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Like many 16-year-olds, Jess Oghenegweke didn’t have a clue what to do with her life. She was in what she calls “that transitional teenage period” where she knew she wanted to expand her horizons but felt too socially awkward to break out.
Fast-forward four years and Jess is a radiantly happy and confident young woman, who just landed her dream job as an apprentice at Radio 1, and is enjoying every minute of her hectic work and the social whirl in London.
She dates the change to the week she joined National Citizen Service, the programme that gets teenagers to experience life away from home and to undertake character-building activities, from abseiling to volunteering in the community.
“I didn’t know what to do with my life and I wasn’t very confident,” said Jess. “I had no idea what I was interested in. NCS taught me how to deal with social situations and got me to try out so many different things that I would never have done without that support. I found my voice. All the skills and experience I built up through NCS led to my getting where I am now.”
This week, NCS reached a milestone after six years of growing popularity when it launched its first meeting of a new board of high-profile patrons recruited to help steer its growth and inspire the next generation.
Chaired by ex-premier David Cameron, who came up with the idea for NCS more than a decade ago, the 18 patrons include the Southbank Centre’s artistic director Jude Kelly, business leader Carolyn Fairbairn, Army chief General Sir Nick Carter and former TV presenter Floella Benjamin. Mumsnet founder Justine Roberts, one of the patrons, said parents were waking up to the importance of getting sulky teens to learn “soft skills”.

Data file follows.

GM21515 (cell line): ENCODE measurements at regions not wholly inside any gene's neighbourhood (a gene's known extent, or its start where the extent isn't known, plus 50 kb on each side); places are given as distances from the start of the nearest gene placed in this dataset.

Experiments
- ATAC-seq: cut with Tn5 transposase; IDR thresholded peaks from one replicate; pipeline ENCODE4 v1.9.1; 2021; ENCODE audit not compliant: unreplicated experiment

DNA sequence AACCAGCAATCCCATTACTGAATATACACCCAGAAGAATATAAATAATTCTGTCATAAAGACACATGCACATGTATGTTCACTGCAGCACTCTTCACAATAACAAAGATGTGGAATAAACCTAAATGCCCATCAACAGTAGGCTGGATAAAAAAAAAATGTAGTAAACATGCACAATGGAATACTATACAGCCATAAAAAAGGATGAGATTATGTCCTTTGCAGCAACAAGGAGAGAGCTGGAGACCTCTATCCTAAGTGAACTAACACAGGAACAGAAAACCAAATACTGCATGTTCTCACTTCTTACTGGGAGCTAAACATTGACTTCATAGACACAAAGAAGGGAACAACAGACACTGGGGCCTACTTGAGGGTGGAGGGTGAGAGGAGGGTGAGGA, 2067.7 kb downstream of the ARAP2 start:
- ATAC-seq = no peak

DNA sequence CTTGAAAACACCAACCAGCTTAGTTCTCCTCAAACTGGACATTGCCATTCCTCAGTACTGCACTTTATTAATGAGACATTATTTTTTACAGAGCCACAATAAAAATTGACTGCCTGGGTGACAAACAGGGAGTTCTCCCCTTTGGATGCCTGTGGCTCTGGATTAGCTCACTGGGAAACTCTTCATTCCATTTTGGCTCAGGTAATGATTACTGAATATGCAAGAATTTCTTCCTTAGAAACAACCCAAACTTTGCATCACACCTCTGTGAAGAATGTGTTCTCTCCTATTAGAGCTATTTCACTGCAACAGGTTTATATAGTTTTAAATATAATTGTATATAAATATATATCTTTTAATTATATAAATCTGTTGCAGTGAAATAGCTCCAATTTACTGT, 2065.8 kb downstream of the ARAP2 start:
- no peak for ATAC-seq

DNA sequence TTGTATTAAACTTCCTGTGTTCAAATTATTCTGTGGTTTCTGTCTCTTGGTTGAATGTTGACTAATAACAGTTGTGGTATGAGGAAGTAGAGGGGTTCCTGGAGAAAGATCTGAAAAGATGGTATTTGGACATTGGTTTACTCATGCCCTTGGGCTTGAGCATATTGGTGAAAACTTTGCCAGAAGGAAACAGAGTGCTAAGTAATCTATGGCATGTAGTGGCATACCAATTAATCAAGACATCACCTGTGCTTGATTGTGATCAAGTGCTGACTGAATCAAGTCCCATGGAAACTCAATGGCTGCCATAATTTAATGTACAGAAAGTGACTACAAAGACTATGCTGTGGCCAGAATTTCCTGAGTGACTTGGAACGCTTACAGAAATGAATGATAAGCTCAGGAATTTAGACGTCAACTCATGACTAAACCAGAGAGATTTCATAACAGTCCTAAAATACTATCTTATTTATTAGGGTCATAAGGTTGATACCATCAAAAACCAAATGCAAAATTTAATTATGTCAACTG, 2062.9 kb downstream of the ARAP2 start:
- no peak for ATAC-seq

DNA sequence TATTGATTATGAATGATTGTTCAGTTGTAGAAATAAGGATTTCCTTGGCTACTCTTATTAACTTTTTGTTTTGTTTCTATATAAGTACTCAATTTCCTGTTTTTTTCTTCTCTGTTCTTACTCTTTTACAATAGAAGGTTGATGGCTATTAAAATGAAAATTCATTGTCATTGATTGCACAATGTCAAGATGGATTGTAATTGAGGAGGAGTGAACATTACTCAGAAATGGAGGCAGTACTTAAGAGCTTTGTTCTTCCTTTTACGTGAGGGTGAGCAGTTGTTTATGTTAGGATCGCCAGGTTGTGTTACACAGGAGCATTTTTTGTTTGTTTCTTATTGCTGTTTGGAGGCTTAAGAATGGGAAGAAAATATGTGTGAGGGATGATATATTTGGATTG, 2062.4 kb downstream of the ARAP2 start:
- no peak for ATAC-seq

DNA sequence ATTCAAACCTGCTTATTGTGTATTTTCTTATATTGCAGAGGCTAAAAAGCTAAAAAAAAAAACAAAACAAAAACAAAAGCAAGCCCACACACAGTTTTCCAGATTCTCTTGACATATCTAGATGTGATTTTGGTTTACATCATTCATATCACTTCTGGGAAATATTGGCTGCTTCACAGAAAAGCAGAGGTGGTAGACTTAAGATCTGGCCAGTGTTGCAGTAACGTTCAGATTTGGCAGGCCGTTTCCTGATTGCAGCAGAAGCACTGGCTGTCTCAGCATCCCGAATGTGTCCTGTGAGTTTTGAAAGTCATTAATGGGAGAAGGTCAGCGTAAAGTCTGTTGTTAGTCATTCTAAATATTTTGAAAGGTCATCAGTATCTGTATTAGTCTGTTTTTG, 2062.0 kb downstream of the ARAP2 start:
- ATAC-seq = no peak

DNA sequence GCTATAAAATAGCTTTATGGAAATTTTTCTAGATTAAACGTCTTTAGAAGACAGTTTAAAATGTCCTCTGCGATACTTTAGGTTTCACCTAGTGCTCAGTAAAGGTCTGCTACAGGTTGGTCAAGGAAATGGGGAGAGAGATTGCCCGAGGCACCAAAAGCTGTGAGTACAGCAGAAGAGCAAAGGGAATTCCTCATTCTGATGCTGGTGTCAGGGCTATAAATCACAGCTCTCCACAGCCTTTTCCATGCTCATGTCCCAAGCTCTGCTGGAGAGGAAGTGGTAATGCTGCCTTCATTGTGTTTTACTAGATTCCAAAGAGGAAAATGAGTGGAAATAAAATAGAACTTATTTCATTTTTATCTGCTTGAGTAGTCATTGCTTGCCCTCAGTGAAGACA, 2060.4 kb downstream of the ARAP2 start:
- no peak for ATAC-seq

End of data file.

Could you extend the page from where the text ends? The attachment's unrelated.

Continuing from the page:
“We can all get stuck in the trap of thinking its all about getting straight As at GCSE,” she said. “But all parents really want for their kids is for them to be confident and assured and have great social skills and learn to empathise with other people.”
Almost all the NCS graduates who came along to the launch of the patron’s board said the scheme had made them more confident and able to deal with social situations. Sarah Al Saedi, 19, came across it on a YouTube video. “My first thought is that it looked like a very cheap holiday for £50,” she said.
“I was a bit of a social butterfly at the time, but I didn’t have much real confidence. I would find it nerve-racking to be in a room full of strangers.
“Afterwards, I gave a speech at the House of Commons to a room with 100 MPs in it — something I could never have done before NCS.”
Every NCS scheme is slightly different but they all involve two or three weeks away from home; socialising, having fun with activities such as rafting and kayaking, learning new skills and, finally, giving something back to the community. Terry Obeng, 21, now in his second year at City, says charity work has become a big part of his life because of NCS. He joined the programme at 16 while at Dulwich College and decided to raise awareness about young carers for his social action project in the final week.